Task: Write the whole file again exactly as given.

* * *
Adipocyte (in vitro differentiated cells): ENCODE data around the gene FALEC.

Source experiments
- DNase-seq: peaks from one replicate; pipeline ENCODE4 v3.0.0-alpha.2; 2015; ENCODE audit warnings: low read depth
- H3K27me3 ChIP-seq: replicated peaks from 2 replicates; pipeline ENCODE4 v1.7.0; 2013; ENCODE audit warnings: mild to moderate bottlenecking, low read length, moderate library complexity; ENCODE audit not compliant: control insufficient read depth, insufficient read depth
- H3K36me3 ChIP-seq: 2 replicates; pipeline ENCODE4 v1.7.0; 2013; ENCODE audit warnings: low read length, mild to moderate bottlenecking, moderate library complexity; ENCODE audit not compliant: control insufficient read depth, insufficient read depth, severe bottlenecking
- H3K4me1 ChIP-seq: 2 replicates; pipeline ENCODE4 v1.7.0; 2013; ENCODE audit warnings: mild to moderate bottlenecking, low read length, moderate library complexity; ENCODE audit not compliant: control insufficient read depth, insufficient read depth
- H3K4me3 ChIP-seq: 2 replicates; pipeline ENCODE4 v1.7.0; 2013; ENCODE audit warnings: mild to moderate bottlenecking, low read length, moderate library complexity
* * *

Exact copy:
Adipocyte (in vitro differentiated cells): ENCODE data around the gene FALEC.

Source experiments
- DNase-seq: peaks from one replicate; pipeline ENCODE4 v3.0.0-alpha.2; 2015; ENCODE audit warnings: low read depth
- H3K27me3 ChIP-seq: replicated peaks from 2 replicates; pipeline ENCODE4 v1.7.0; 2013; ENCODE audit warnings: mild to moderate bottlenecking, low read length, moderate library complexity; ENCODE audit not compliant: control insufficient read depth, insufficient read depth
- H3K36me3 ChIP-seq: 2 replicates; pipeline ENCODE4 v1.7.0; 2013; ENCODE audit warnings: low read length, mild to moderate bottlenecking, moderate library complexity; ENCODE audit not compliant: control insufficient read depth, insufficient read depth, severe bottlenecking
- H3K4me1 ChIP-seq: 2 replicates; pipeline ENCODE4 v1.7.0; 2013; ENCODE audit warnings: mild to moderate bottlenecking, low read length, moderate library complexity; ENCODE audit not compliant: control insufficient read depth, insufficient read depth
- H3K4me3 ChIP-seq: 2 replicates; pipeline ENCODE4 v1.7.0; 2013; ENCODE audit warnings: mild to moderate bottlenecking, low read length, moderate library complexity